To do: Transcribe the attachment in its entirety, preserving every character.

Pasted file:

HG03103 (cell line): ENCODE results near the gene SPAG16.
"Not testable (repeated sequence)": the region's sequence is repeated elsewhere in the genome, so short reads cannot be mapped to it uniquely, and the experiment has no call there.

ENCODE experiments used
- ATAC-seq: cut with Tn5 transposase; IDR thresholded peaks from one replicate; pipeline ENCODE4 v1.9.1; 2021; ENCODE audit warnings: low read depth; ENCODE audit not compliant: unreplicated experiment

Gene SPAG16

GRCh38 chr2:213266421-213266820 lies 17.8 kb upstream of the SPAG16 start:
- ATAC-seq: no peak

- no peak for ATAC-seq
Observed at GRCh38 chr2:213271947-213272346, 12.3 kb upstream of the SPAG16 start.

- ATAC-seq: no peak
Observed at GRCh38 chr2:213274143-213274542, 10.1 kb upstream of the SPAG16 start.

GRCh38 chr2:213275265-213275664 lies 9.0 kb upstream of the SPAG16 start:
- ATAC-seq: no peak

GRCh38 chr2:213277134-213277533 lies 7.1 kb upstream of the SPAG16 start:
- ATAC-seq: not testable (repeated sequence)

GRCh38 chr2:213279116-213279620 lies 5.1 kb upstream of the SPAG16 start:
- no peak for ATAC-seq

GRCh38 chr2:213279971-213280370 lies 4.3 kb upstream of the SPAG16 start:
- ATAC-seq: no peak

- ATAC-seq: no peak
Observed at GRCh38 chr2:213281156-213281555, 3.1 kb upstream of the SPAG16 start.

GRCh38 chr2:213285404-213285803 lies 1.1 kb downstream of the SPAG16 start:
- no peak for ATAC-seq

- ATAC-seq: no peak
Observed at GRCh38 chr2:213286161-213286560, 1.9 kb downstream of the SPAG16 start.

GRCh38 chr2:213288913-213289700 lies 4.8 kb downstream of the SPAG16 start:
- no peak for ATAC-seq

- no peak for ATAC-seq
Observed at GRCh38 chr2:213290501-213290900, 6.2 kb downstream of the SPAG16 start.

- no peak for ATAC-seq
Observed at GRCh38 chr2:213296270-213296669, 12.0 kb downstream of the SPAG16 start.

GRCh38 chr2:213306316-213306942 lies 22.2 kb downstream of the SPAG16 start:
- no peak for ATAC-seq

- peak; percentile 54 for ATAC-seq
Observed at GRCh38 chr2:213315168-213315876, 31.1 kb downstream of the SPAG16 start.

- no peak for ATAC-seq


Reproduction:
HG03103 (cell line): ENCODE results near the gene SPAG16.
"Not testable (repeated sequence)": the region's sequence is repeated elsewhere in the genome, so short reads cannot be mapped to it uniquely, and the experiment has no call there.

ENCODE experiments used
- ATAC-seq: cut with Tn5 transposase; IDR thresholded peaks from one replicate; pipeline ENCODE4 v1.9.1; 2021; ENCODE audit warnings: low read depth; ENCODE audit not compliant: unreplicated experiment

Gene SPAG16

GRCh38 chr2:213266421-213266820 lies 17.8 kb upstream of the SPAG16 start:
- ATAC-seq: no peak

- no peak for ATAC-seq
Observed at GRCh38 chr2:213271947-213272346, 12.3 kb upstream of the SPAG16 start.

- ATAC-seq: no peak
Observed at GRCh38 chr2:213274143-213274542, 10.1 kb upstream of the SPAG16 start.

GRCh38 chr2:213275265-213275664 lies 9.0 kb upstream of the SPAG16 start:
- ATAC-seq: no peak

GRCh38 chr2:213277134-213277533 lies 7.1 kb upstream of the SPAG16 start:
- ATAC-seq: not testable (repeated sequence)

GRCh38 chr2:213279116-213279620 lies 5.1 kb upstream of the SPAG16 start:
- no peak for ATAC-seq

GRCh38 chr2:213279971-213280370 lies 4.3 kb upstream of the SPAG16 start:
- ATAC-seq: no peak

- ATAC-seq: no peak
Observed at GRCh38 chr2:213281156-213281555, 3.1 kb upstream of the SPAG16 start.

GRCh38 chr2:213285404-213285803 lies 1.1 kb downstream of the SPAG16 start:
- no peak for ATAC-seq

- ATAC-seq: no peak
Observed at GRCh38 chr2:213286161-213286560, 1.9 kb downstream of the SPAG16 start.

GRCh38 chr2:213288913-213289700 lies 4.8 kb downstream of the SPAG16 start:
- no peak for ATAC-seq

- no peak for ATAC-seq
Observed at GRCh38 chr2:213290501-213290900, 6.2 kb downstream of the SPAG16 start.

- no peak for ATAC-seq
Observed at GRCh38 chr2:213296270-213296669, 12.0 kb downstream of the SPAG16 start.

GRCh38 chr2:213306316-213306942 lies 22.2 kb downstream of the SPAG16 start:
- no peak for ATAC-seq

- peak; percentile 54 for ATAC-seq
Observed at GRCh38 chr2:213315168-213315876, 31.1 kb downstream of the SPAG16 start.

- no peak for ATAC-seq